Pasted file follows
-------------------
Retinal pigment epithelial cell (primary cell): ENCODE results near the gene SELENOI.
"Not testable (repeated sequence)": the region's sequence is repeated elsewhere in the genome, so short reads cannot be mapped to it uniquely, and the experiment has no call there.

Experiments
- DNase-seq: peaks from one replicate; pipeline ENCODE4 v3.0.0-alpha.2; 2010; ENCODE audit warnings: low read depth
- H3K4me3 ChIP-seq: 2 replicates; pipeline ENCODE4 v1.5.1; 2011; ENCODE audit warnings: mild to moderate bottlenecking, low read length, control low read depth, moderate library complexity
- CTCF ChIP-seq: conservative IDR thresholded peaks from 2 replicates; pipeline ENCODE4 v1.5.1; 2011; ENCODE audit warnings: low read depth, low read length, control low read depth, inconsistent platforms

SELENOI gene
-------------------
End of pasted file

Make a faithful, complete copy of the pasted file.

Retinal pigment epithelial cell (primary cell): ENCODE results near the gene SELENOI.
"Not testable (repeated sequence)": the region's sequence is repeated elsewhere in the genome, so short reads cannot be mapped to it uniquely, and the experiment has no call there.

Experiments
- DNase-seq: peaks from one replicate; pipeline ENCODE4 v3.0.0-alpha.2; 2010; ENCODE audit warnings: low read depth
- H3K4me3 ChIP-seq: 2 replicates; pipeline ENCODE4 v1.5.1; 2011; ENCODE audit warnings: mild to moderate bottlenecking, low read length, control low read depth, moderate library complexity
- CTCF ChIP-seq: conservative IDR thresholded peaks from 2 replicates; pipeline ENCODE4 v1.5.1; 2011; ENCODE audit warnings: low read depth, low read length, control low read depth, inconsistent platforms

SELENOI gene